According to the National Institute on Alcohol Abuse and Alcoholism, in 2018, an estimated 7.8 percent of American adults aged 18 and older, approximately 20 million people, had a diagnosable alcohol use disorder. Men have alcohol use disorder almost twice as often as women; of the estimated 17 million affected adults, 14.2 million were men and 5.7 million were women. Adolescents are not immune. In 2018, an estimated 955,000 young people between 12-17 years of age had this disorder.
No two individuals who experience alcohol abuse are the same; however, DSM-5 provides clinicians with a set of 11 factors that can guide them in the diagnosis of an alcohol use disorder and its severity grade. In short, if a person has experienced at least two of the 11 factors (or symptoms) in the past year then the person is considered to have an alcohol use disorder. The existence of two or three symptoms equals a diagnosis of mild alcohol use disorder, while four to five symptoms is considered moderate, and six or more is considered severe.
To provide insight into the alcohol use diagnostics process, consider the following sample of four possible symptoms:
Overall, the 11 factors address both the physical and psychological components of alcohol use disorder. The distinction between physical dependence and psychological addiction is an important one to understand. The psychological component of addiction does not refer to the effects alcohol has on one’s mental state, such as disordered thinking. Rather, it refers to how the person’s thoughts and actions become geared toward obtaining alcohol and consuming it, even to the exclusion of important responsibilities.
As the National Institute on Drug Abuse explains, physical dependence is a component of addiction, but it is not synonymous with addiction. In other words, a person can be physically dependent on alcohol or another drug of abuse without being psychologically dependent on it.
There are two main hallmarks of physical dependence. First, the body will build a tolerance, which is a natural process. As tolerance builds, a person who consumes alcohol will require a higher volume in order to experience the familiar effects. Second, the body will go through withdrawal if intake of the familiar drug ceases or if there is a significant reduction in the usual amount. When a chronic alcohol abuser stops drinking the signs of withdrawal will set in. They may continue to drink in order to avoid feeling such symptoms.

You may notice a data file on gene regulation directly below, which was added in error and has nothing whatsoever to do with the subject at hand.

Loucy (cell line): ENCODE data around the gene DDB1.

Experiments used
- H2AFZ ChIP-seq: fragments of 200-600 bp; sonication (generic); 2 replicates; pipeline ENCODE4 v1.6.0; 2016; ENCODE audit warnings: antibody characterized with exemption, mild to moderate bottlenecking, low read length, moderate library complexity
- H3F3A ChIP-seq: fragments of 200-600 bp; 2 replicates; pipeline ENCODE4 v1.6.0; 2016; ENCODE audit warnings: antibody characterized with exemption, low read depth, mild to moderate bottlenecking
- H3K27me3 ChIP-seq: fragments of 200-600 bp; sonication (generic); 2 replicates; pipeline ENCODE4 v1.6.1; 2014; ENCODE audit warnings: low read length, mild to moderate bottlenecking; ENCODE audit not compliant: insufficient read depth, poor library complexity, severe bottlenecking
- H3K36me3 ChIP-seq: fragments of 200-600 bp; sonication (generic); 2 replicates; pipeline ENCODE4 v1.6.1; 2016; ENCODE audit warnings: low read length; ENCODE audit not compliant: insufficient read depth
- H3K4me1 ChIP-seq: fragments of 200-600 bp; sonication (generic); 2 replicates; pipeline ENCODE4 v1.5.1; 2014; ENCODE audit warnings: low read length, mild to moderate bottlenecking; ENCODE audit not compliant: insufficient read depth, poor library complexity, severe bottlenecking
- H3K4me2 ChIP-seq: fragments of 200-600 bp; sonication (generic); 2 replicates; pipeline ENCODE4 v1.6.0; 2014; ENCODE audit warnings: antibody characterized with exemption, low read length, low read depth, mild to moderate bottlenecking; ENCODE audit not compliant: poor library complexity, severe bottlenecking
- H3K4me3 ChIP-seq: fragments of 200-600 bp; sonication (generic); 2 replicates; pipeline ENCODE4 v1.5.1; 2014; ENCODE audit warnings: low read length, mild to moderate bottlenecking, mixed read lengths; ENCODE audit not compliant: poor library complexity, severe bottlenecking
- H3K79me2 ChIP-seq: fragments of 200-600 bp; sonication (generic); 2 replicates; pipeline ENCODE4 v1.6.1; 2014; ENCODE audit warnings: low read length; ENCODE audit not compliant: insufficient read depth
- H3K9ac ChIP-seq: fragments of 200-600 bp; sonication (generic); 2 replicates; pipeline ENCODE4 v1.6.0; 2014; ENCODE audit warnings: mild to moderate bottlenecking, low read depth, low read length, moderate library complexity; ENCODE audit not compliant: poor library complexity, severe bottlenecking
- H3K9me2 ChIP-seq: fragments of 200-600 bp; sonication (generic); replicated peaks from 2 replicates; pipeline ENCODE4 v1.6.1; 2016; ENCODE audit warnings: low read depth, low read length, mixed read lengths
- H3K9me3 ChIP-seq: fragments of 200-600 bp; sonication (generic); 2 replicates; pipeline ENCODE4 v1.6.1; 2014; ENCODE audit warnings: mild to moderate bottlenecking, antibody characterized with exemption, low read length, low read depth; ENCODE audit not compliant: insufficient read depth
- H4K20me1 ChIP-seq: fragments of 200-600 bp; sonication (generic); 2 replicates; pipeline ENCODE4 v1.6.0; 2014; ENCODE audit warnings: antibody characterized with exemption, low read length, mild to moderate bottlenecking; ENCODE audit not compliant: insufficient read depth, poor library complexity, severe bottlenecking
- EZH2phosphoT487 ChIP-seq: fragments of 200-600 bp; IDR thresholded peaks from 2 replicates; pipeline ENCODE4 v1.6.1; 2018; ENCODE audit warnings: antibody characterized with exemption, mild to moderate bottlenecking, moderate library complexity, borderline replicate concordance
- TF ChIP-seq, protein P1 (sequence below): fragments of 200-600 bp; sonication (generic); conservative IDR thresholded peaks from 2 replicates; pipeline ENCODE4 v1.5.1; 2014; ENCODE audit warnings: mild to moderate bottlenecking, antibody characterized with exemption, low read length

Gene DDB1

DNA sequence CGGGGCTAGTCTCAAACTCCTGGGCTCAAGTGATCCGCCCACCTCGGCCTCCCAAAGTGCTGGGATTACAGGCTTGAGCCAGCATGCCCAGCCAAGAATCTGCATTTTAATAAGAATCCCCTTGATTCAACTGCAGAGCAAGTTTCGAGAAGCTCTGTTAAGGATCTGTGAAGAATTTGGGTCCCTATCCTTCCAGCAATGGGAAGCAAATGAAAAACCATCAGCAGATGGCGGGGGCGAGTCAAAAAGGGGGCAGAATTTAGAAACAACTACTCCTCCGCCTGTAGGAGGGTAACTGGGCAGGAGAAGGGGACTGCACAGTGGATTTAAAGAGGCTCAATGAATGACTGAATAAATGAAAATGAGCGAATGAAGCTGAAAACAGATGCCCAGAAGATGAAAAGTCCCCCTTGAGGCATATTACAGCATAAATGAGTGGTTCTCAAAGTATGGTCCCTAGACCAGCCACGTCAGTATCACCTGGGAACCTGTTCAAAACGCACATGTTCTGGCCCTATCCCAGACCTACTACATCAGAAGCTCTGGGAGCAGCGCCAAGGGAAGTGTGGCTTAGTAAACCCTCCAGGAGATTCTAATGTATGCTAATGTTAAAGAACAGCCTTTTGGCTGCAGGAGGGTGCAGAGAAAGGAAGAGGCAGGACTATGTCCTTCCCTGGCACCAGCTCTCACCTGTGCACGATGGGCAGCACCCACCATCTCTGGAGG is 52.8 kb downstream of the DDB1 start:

Individuals with an alcohol use disorder (alcoholism) will likely experience the symptoms of physical dependence as well as psychological effects.
Alcohol Withdrawal Syndrome (AWS) is a set of symptoms that occur when someone who is physically dependent upon alcohol suddenly stops drinking, drastically reduces their alcohol intake or the person has not had any alcohol within the past 3-4 hours. Signs and symptoms of the various stages of alcohol withdrawal may include:
Alcohol shakes which are also called tremors or jitters, are one of the tell-tale symptoms of alcohol withdrawal. Shakes or tremors commonly affect the hands, but can also be seen in other areas, such as the arms or legs. Tremors can also be an indicator of a withdrawal complication known as delirium tremens DTs), which can present 2-3 days after someone who is dependent on alcohol ends a long and intense drinking binge. DTs can be life-threatening and involves changes in mental status, hallucinations, delusions, and trouble regulating involuntary body functions such as blood pressure, heart rate and body temperature. Alcohol shakes commonly arise 6-8 hours after drinking is stopped, and peaks in 10-30 hours after your last drink. Tremors or shakes are a common sign of alcohol withdrawal but are also warning signs of more serious issues and complications associated with alcohol misuse. It is important to be aware of the dangers of tremors so you can understand when you should seek medical help for alcohol-related shakes.
Thom Kessler, LMFT, RAS
Licensed Marriage & Family Therapist
Registered Addiction Specialist
Marriage & Family Therapist and Registered Addiction Specialist